World of Faith and Freedom: Why International Religious Liberty Is Vital to American National Security

World of Faith and Freedom: Why International Religious Liberty Is Vital to American National Security

World of Faith and Freedom: Why International Religious Liberty Is Vital to American National Security

World of Faith and Freedom: Why International Religious Liberty Is Vital to American National Security

Synopsis

Virtually every trouble spot on the planet has some sort of religious component, from Iraq and Afghanistan to Israel and Palestine. All of these conflicts are of great geo-political importance and of intense interest to the United States. Yet, argues Thomas Farr, our foreign policy is gravely handicapped by an inability to understand the role of religion in these places and indeed a strong disinclination to consider religious factors as important. In this engaging and well-written insideraccount, Farr offers a closely reasoned argument that religious freedom, the freedom to practice one's own religion without fear or interference, is an essential prerequisite for a democratic society. If the U.S. wants to foster democracy, he says, it must focus on fostering religious liberty. Although we ourselves have developed a remarkably successful model of religious freedom, our foreign policy favors an aggressive secularism that is at odds with the American model. It is essential, says Farr, that we take an approach that recognizes the great importance of religion in peoples' lives.

Excerpt

My interest in the issue of religion as an object of U.S. foreign policy began late in my career—in 1999, to be precise, after sixteen satisfying years in the American Foreign Service. Until then my work had involved the typical pursuits associated with diplomacy. I had issued and denied visas to people seeking entry into the United States. My family and I had been quickly evacuated from a foreign country after a terrorist threat (alas, not all that unusual for diplomats these days). During the Cold War I helped develop U.S. nuclear arms control policy, parried with Soviets over President Reagan’s “Star Wars” initiative, and negotiated agreements with the Greek and German governments. in the 1990s I taught foreign policy at the U.S. Air Force Academy and served in the State Department’s intelligence bureau. It was there I first read—in highly classified reports—about the activities of a man named Osama Bin Laden.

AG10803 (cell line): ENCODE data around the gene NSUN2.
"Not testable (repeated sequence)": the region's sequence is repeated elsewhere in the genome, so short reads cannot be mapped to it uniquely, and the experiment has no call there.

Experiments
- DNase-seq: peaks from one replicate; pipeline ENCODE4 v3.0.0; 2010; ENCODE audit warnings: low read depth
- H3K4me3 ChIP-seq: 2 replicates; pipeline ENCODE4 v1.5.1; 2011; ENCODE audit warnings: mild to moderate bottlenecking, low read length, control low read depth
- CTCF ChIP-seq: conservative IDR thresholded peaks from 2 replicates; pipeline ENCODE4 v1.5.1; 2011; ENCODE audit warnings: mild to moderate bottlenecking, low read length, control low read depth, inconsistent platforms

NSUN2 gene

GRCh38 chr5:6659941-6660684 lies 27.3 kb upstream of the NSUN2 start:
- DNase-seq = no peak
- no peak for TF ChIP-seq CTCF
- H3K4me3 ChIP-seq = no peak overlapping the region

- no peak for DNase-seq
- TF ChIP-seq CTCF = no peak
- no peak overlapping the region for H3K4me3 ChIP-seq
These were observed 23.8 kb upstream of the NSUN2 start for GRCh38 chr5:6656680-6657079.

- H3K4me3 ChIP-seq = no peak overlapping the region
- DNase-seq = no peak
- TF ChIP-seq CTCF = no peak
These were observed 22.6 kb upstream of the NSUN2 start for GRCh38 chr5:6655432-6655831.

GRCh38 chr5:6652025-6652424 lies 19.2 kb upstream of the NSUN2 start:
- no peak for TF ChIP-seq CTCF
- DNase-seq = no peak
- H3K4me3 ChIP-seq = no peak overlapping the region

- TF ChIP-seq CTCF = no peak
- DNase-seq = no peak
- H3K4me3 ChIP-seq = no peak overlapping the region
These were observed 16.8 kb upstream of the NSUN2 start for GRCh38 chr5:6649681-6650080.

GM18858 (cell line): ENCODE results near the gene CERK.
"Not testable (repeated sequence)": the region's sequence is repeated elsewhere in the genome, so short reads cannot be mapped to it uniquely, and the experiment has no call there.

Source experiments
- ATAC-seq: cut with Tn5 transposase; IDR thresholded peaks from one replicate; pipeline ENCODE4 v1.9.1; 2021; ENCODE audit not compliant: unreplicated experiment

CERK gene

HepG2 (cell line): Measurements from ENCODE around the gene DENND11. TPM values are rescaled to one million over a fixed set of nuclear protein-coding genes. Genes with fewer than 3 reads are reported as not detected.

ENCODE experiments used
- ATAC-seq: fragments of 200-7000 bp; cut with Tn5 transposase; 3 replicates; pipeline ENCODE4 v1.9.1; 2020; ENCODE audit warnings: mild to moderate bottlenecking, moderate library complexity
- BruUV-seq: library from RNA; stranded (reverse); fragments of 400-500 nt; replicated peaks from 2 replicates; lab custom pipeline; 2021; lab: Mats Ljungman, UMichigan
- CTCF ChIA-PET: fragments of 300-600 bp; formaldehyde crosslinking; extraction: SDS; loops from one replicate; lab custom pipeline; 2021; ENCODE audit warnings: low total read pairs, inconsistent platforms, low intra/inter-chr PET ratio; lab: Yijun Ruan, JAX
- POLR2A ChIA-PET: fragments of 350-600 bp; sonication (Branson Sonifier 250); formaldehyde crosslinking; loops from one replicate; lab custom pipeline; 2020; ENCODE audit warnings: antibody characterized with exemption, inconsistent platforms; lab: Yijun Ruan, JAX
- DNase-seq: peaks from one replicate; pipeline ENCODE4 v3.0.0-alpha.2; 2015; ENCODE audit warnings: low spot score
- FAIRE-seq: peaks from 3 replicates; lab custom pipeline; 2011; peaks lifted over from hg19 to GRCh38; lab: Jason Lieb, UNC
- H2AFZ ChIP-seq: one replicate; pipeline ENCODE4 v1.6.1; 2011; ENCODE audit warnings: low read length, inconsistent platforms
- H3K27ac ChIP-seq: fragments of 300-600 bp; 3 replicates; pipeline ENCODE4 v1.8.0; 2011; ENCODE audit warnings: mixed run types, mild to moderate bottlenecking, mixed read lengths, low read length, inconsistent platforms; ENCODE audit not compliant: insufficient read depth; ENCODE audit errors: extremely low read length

As the millennium closed, the rhythms and norms of diplomatic life began to shift dramatically for me. Nearing the end of my assignment in the intelligence bureau, I was scanning the list of available positions when my eyes ran across a word rarely seen in State Department personnel documents: “religion.” a new office had been created by the 1998 International Religious Freedom (IRF) Act, and it was seeking a deputy for Robert Seiple, the man who would become the first irf Ambassador at Large. I became Seiple’s deputy and the first director of the State Department’s office of international religious freedom. Thus began a new chapter in my career: crafting and implementing a policy concerning religion in one of America’s most avowedly secular institutions.

During the next four years (1999–2003) I worked with Seiple, his successor, Ambassador John Hanford, and many others to plant a solid religious freedom policy in the infelicitous soil at Foggy Bottom. We and our staffs traveled . . .

Search by... Author
Show... All Results Primary Sources Peer-reviewed

Oops!

An unknown error has occurred. Please click the button below to reload the page. If the problem persists, please try again in a little while.